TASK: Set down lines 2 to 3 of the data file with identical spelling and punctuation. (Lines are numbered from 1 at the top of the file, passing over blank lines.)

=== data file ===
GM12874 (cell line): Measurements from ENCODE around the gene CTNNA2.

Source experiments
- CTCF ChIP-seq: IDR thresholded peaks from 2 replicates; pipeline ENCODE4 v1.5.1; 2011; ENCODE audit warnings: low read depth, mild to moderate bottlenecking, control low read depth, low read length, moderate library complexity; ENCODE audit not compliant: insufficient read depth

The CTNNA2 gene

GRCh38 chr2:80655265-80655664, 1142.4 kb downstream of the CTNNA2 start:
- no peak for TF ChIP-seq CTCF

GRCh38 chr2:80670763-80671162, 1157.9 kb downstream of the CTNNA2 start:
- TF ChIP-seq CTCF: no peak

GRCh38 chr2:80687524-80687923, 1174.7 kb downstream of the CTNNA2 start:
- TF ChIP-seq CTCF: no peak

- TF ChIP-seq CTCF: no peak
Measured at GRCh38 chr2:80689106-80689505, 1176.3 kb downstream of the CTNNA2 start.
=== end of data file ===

Source experiments
- CTCF ChIP-seq: IDR thresholded peaks from 2 replicates; pipeline ENCODE4 v1.5.1; 2011; ENCODE audit warnings: low read depth, mild to moderate bottlenecking, control low read depth, low read length, moderate library complexity; ENCODE audit not compliant: insufficient read depth